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FDA Approves Xpovio for Relapsed/Refactory Multiple Myeloma

The U.S. Food and Drug Administration (FDA) has granted accelerated approval to Xpovio (selinexor, Karyopharm Therapeutics) a combination treatment for adults with relapsed/refractory multiple myeloma (RRMM) who have received at least 4 prior therapies, and whose disease has shown to be resistant to other forms of treatments that include two proteasome inhibitors (protein complexes which degrade unneeded or damaged proteins), two immunomodulatory agents, and an anti-CD-38 monoclonal antibody.1,2

Refractory conditions generally are those that have not responded to previous treatment. For the treatment of multiple myeloma, selinexor tablets are administered in combination with dexamethasone, a corticosteroid.

Approval based on clinical trial data

FDA approval was based on the phase IIb STORM clinical trial of a subset of 83 adults with RRMM. Trial participants were given selinexor and dexamethasone. The trial measured the overall response rate, which was 25.3%. The median time to first response was four weeks, with a range from one to ten weeks. The median duration of response was 3.8 months.1,2 Continued approval is contingent upon the results of an ongoing confirmatory trial, which is known as the phase III BOSTON study.2 Significant safety concerns were raised in an original STORM study.2

How selexinor works

A first-in-class SINE (Selective Inhibitor of Nuclear Export) compound, selinexor binds to and inhibits the nuclear export protein exportin-1 (XPO1). It traps tumor suppressor proteins within the cancer cells and blocks the export process preventing abnormal cell proliferation.2

The FDA approval process used Fast Track designation to expedite the evaluation because, if approved, it could provide clinically meaningful treatment for cases of RRMM that have no other available therapy. Selinexor was also granted status as an Orphan Drug, one that treats rare diseases.1,2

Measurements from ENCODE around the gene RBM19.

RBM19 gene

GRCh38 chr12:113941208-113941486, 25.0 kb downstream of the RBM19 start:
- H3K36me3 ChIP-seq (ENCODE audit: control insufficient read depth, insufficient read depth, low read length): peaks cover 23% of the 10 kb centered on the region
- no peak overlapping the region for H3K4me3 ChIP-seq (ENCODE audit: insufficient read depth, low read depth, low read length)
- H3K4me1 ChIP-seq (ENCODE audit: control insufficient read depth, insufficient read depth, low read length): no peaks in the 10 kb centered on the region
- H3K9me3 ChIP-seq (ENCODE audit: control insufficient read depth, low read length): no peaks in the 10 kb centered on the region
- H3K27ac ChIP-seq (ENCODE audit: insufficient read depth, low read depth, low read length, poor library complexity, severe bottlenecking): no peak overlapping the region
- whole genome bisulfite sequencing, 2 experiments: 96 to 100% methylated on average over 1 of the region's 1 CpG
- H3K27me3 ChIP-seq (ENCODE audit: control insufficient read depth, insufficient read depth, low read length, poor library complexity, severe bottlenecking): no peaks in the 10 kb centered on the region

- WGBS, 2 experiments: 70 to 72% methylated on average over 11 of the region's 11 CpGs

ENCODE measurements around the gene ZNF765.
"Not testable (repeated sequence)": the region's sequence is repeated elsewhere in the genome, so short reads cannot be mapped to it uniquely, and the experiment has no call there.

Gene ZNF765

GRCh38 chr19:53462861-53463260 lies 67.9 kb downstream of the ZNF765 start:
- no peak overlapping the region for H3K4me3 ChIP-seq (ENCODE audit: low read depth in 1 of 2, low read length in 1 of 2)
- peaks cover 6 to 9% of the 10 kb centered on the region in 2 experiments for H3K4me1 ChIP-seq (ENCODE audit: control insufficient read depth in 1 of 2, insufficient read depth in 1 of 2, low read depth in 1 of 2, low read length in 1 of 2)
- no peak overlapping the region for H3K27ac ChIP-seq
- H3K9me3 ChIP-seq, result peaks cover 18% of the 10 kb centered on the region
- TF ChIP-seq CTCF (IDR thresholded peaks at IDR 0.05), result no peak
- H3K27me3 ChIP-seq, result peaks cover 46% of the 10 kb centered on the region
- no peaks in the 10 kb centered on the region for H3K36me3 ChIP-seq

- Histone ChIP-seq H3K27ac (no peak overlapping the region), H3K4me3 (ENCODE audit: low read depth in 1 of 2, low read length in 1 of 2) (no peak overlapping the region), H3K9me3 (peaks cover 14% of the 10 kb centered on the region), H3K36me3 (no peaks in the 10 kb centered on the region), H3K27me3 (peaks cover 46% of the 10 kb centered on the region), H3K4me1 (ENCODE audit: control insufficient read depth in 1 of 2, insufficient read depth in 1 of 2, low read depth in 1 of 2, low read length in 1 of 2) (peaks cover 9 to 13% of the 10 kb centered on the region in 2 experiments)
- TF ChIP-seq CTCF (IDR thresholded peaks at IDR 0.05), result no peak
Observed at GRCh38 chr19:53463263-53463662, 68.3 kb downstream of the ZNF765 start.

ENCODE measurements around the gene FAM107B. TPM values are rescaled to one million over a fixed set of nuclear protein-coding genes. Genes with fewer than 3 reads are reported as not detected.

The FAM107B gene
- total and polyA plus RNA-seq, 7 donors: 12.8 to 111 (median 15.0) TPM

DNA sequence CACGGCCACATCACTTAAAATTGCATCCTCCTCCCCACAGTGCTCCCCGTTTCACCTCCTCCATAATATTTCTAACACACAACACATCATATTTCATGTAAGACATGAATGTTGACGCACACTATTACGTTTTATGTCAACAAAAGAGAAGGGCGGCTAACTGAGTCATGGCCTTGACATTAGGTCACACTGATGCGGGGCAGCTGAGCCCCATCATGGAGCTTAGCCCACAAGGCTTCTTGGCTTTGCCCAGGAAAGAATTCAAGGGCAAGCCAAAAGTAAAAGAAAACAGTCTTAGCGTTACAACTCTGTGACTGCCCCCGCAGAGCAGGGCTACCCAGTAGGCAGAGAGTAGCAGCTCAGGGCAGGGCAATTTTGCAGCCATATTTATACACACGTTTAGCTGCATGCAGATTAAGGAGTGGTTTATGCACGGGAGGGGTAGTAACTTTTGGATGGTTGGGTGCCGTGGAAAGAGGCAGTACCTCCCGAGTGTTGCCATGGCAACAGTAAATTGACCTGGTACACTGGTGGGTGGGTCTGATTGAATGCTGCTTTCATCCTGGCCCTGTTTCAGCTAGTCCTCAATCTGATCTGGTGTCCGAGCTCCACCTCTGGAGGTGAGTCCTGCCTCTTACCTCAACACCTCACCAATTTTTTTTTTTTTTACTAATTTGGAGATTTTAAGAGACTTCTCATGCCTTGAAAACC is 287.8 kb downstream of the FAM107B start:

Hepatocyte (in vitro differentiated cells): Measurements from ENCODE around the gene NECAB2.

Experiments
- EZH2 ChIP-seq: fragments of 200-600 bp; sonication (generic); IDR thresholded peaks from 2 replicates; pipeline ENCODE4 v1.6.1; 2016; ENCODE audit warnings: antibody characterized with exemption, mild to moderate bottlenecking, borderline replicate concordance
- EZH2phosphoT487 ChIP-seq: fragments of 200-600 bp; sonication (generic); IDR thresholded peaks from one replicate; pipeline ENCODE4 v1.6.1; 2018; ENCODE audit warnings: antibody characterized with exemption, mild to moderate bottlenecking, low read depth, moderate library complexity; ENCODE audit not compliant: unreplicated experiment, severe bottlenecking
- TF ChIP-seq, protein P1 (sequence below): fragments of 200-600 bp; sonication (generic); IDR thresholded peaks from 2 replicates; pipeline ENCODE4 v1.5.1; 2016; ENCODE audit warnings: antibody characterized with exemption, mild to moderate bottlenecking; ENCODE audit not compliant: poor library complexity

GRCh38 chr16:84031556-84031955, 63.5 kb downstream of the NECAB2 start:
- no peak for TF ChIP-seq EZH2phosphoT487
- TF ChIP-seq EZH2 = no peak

Multiple myeloma is a cancer that starts in plasma cells, the white blood cells that produce antibodies. It currently has no known cause or cure. Sometimes referred to as plasma cell myeloma, it is characterized by a buildup of abnormal plasma cells in the bone marrow that form tumors in the bones. As antibody production increases, it can cause a thickening of blood which can prevent the bone marrow from producing a sufficient amount of healthy blood cells. Multiple myeloma is more common in older people and in the African American population.1

Possible side effects of selinexor

According to the FDA, the most common side effects of selinexor are:

  • Leukopenia- low white blood cell count
  • Neutropenia- low neutrophil count
  • Thrombocytopenia- low platelet count
  • Anemia-low red blood cell count
  • Hyponatremia- low blood sodium levels
  • Vomiting, nausea, and diarrhea or constipation
  • Decrease in appetite and loss of weight
  • Upper respiratory infections1

This is not a complete list of all possible side effects of selinexor. As when starting any new drug, first discuss with your doctor all medications, supplements and vitamins you take.

Important things to know about selinexor

Selinexor is expected to be commercially available mid-July 2019 for patients in the U.S. It is also being considered for a Marketing Authorization Application by the European Medicines Agency (EMA) for the same indication. The proposed starting dosage of selinexor is 80 mg orally on days 1 and 3, weekly until disease progression, unacceptable toxicity, or death. Dexamethasone dosage is at 20 mg orally weekly, also on days 1 and 3.2

People taking selinexor should be monitored by their physicians for changes in blood counts. Selinexor should not be taken with other medications that can cause dizziness or confusion, and patients should avoid activities where dizziness could be a problem. Effective contraception should be used by women of reproductive age and men with a female partner while being treated with selinexor. Women who are pregnant or breastfeeding should not take selinexor because it may cause harm to a developing fetus or newborn.1

This article represents the opinions, thoughts, and experiences of the author; none of this content has been paid for by any advertiser. The Blood-Cancer.com team does not recommend or endorse any products or treatments discussed herein. Learn more about how we maintain editorial integrity here.

Comments

  • Ann Harper moderator
    3 months ago

    It’s such a shame that these drugs cause so many side effects. I wish so much for a medicine that can increase the quantity as well as the quality of our lives. More than that, I wish for a cure.

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